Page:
By Michael E. Miller
By Allie Conti
By David Villano
By Jose D. Duran
By Michael E. Miller
By Allie Conti
By Kyle Swenson
By Luther Campbell
In one of the videos, Martinez demolishes a dark-skinned New Jersey native named June. Seconds into their fight, Martinez lands a couple of hooks to his opponent's face. June tucks his head into his chest for protection, exposing himself to Martinez's punishing body blows. June tackles Martinez. After they are separated, Martinez hits his opponent with an uppercut and then a left hook. June waves his hand in the air from side-to-side, indicating he can't continue.
Page views are in the thousands. People recognize Martinez in public. "I was at Dolphin Mall the other day and some dude asked me for my autograph," he says. "That tripped me out."
By his third fight in Harris's back yard in fall 2008, MMA promoters showed up to see Martinez battle a ponytailed opponent named Silvio, whom Martinez pounded for a good four minutes. The born-again street fighter caught the attention of the organizers behind the Mixed Fighting Alliance, one of dozens of start-up mixed martial arts leagues around the state.
The Alliance partly paid for Martinez to learn MMA skills at American Top Team's Kendall training academy. ATT is among Florida's largest MMA training schools, with various locations in Miami-Dade, Broward, and Palm Beach counties. Martinez was quickly added to the Alliance's event "There Will Be Blood," held last December 13 at the American Airlines Arena. But he broke his hand before the fight.
The recession has hurt MMA. American Top Team closed its Kendall location, and it appears the Alliance is in trouble. (Owners Peter Regalado and Jorge de la Noval did not return phone calls seeking comment.) This past January 5, Martinez returned to fighting in Harris's back yard. In that contest, he opposed a white pugilist named Jeremy, who was dropped four times by Martinez's hooks and uppercuts. But the challenger fought back, earning applause from the crowd. Still, Martinez won.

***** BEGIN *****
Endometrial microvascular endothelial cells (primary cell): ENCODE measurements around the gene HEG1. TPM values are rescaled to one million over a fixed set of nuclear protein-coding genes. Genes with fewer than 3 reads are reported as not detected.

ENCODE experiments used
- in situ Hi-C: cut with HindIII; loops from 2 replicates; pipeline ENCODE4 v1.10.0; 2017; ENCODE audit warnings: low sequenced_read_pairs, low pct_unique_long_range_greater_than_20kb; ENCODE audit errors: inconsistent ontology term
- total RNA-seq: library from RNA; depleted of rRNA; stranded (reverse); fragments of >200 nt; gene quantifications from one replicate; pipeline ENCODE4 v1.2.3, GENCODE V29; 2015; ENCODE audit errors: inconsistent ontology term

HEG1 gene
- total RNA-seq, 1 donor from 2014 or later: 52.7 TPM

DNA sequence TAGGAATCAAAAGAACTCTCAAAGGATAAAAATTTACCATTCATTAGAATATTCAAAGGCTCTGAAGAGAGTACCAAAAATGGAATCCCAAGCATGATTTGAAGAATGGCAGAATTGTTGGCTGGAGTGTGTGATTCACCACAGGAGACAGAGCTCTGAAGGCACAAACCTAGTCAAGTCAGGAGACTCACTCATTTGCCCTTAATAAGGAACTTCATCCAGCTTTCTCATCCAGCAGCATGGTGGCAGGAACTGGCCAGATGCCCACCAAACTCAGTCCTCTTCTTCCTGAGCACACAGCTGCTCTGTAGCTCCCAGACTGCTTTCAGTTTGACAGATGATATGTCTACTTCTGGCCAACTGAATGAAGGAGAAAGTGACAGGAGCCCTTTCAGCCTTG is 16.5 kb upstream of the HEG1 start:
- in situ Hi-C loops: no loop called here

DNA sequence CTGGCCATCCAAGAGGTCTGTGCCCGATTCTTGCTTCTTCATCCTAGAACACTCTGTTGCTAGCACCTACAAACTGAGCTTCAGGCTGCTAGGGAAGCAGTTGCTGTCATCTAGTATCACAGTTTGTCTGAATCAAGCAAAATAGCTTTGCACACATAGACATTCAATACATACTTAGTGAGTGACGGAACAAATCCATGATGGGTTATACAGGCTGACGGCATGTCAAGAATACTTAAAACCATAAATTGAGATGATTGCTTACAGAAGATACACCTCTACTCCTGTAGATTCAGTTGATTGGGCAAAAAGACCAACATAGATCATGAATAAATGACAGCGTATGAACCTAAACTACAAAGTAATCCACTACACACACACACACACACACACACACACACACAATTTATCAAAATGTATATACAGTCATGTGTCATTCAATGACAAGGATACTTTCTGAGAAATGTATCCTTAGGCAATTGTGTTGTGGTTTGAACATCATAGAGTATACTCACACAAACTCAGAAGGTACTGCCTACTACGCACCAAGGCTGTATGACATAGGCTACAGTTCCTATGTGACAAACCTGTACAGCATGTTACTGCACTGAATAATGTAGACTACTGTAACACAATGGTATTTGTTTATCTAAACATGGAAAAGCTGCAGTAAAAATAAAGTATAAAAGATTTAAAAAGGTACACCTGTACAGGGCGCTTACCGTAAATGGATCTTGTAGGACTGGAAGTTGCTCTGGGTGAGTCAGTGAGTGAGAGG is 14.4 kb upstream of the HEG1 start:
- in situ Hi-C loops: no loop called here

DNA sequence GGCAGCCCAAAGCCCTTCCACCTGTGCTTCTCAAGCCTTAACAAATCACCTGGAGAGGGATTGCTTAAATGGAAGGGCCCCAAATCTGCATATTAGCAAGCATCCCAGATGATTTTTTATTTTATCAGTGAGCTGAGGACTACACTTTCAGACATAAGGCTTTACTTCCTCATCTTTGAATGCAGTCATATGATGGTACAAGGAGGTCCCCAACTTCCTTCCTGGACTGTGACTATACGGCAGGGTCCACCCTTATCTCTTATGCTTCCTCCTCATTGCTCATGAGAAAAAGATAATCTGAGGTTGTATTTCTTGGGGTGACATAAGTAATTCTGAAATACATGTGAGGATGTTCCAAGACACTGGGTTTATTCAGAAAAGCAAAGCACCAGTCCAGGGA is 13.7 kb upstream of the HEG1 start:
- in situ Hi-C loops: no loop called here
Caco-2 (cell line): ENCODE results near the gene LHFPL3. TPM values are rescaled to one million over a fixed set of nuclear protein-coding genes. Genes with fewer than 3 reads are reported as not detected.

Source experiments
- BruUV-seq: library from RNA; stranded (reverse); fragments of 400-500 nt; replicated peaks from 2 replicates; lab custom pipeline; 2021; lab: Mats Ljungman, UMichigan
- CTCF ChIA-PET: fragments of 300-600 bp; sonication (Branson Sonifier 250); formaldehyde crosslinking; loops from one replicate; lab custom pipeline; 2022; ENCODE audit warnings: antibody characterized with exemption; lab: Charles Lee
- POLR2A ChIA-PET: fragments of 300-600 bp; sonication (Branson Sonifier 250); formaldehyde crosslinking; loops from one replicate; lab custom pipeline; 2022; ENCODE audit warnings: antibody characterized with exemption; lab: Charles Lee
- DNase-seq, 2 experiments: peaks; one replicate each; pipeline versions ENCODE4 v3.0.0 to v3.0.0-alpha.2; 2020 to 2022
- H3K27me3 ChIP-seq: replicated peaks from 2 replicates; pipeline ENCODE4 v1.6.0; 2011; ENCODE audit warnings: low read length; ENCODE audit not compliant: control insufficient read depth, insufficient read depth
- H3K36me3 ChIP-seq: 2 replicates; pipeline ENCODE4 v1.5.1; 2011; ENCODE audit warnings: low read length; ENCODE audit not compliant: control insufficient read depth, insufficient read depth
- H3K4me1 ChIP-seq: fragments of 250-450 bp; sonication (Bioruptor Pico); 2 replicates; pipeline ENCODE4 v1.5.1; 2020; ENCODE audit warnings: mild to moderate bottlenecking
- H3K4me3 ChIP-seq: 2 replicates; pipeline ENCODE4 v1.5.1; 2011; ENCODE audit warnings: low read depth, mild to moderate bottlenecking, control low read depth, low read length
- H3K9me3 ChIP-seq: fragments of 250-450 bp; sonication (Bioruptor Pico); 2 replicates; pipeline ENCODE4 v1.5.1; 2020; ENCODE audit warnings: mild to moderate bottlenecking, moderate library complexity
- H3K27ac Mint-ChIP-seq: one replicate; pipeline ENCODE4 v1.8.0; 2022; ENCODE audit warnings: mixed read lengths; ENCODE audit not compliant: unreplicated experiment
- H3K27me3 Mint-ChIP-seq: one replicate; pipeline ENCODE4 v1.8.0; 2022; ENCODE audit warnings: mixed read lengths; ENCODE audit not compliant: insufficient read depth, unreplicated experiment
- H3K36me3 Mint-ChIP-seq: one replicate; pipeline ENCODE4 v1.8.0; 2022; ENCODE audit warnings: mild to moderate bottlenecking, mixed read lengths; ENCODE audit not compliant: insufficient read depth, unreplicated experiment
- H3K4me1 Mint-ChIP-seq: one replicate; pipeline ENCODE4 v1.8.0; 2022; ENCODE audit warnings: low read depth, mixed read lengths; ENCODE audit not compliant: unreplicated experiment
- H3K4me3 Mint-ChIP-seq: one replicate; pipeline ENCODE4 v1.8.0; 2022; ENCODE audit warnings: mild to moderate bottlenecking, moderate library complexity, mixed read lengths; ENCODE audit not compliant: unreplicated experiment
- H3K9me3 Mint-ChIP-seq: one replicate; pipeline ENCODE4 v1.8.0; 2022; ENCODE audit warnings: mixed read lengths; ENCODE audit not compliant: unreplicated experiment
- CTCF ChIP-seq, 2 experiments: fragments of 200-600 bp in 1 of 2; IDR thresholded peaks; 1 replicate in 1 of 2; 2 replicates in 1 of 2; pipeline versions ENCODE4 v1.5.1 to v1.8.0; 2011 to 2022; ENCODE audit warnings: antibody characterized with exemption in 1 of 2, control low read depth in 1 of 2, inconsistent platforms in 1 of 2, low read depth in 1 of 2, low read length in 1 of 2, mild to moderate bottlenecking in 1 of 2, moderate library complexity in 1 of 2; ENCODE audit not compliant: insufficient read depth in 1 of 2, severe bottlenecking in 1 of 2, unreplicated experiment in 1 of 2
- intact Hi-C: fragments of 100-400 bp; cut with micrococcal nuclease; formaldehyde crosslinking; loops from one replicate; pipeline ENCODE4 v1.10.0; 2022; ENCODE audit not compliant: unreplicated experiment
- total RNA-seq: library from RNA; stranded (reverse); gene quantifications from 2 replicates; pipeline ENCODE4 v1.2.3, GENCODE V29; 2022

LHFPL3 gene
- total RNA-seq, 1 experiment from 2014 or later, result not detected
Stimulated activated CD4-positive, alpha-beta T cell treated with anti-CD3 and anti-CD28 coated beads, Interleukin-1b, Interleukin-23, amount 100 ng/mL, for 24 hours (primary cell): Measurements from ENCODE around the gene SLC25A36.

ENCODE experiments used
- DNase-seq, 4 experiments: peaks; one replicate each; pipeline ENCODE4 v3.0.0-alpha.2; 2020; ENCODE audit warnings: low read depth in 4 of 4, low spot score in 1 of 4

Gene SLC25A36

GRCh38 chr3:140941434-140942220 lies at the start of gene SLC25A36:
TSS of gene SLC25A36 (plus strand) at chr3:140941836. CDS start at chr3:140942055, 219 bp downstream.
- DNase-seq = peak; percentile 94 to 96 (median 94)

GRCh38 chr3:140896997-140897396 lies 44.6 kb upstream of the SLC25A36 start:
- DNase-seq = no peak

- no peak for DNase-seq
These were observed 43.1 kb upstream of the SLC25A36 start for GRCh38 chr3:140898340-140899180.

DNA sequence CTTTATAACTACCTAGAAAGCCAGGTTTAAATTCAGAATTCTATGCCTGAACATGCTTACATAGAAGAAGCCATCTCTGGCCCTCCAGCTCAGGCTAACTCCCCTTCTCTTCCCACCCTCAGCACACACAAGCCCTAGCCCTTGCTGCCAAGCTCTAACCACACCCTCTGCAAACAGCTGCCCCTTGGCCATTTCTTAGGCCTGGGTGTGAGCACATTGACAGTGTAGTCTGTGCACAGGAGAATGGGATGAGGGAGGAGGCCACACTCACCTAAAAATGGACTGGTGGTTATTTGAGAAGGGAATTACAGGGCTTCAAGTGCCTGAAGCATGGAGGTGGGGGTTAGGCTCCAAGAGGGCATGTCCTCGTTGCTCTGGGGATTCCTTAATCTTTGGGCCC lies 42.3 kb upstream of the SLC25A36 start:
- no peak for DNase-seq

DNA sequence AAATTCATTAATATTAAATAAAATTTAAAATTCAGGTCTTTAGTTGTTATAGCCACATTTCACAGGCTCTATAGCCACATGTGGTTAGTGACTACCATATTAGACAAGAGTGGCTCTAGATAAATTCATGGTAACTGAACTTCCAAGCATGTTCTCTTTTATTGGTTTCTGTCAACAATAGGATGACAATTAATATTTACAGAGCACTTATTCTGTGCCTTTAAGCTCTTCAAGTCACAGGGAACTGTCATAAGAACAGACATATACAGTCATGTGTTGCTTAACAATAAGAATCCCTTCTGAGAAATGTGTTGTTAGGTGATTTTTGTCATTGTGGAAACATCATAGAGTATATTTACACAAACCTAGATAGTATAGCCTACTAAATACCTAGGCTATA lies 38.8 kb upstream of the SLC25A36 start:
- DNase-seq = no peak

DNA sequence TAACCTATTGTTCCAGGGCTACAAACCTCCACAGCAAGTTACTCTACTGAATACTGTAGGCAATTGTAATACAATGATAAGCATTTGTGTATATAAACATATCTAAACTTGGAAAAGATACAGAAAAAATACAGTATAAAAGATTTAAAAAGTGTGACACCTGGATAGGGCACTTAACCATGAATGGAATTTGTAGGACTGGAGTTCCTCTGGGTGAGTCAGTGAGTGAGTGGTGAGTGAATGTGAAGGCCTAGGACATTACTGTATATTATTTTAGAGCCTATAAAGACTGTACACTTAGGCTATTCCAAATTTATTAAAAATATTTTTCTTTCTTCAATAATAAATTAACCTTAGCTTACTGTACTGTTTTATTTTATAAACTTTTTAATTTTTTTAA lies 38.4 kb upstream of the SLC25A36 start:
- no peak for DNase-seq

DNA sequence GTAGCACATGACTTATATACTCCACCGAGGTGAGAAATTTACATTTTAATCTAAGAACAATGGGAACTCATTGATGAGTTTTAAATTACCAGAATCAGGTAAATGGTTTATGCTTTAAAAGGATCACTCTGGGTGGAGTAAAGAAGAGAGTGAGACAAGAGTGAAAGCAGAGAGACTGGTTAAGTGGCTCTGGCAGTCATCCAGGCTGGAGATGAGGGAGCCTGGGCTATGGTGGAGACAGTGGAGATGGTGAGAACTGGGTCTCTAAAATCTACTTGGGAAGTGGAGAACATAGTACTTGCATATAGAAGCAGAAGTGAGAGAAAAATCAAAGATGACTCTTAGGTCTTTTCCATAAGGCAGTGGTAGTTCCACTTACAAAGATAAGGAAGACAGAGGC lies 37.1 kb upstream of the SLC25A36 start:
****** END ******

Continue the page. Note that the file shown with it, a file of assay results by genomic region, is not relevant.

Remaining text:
Three months later, Martinez ran into Luis Palomino from his old neighborhood. For the past ten years, Palomino had been a professional MMA fighter and a capoeira trainer for Team Nogueira. Palomino persuaded Martinez to train with him at the Nogueira gym at NE Miami Court and 16th Street. "I was always inviting him to come to our gym," Palomino says. "He is a natural brawler. It is only a matter of time before he becomes a good MMA fighter."
In July, Martinez got his second shot at his MMA dream when he met Action Fight League's Carlos Lopez, who quickly picked up on Level's popularity. "I wanted to give him his pro debut," Lopez says. "So far, he is doing everything right. I advised him to make sure he stays with Team Nogueira. He is going to learn a lot with those guys."
Martinez's mom is Level's de facto manager. "Everyone has to go through me," she boasts. "After all, who is going to do a better job of looking out for his interests than me?"
Harris, the back-yard fight promoter, says the pressure is on Martinez to put on a show. "It is on Level to come out and demolish his opponent," Harris notes. "We all know his stand-up game is legit. He will impress a lot of people if he finishes the fight with a guillotine chokehold."
As the sun begins to set in Harris's back yard, he and Martinez stand in the center of the ring. A couple of friends film Harris asking Martinez if he is prepared to destroy his challenger September 25. Sporting a tight, menacing scowl, Martinez looks squarely at the camera.
"I'm ready, dawg."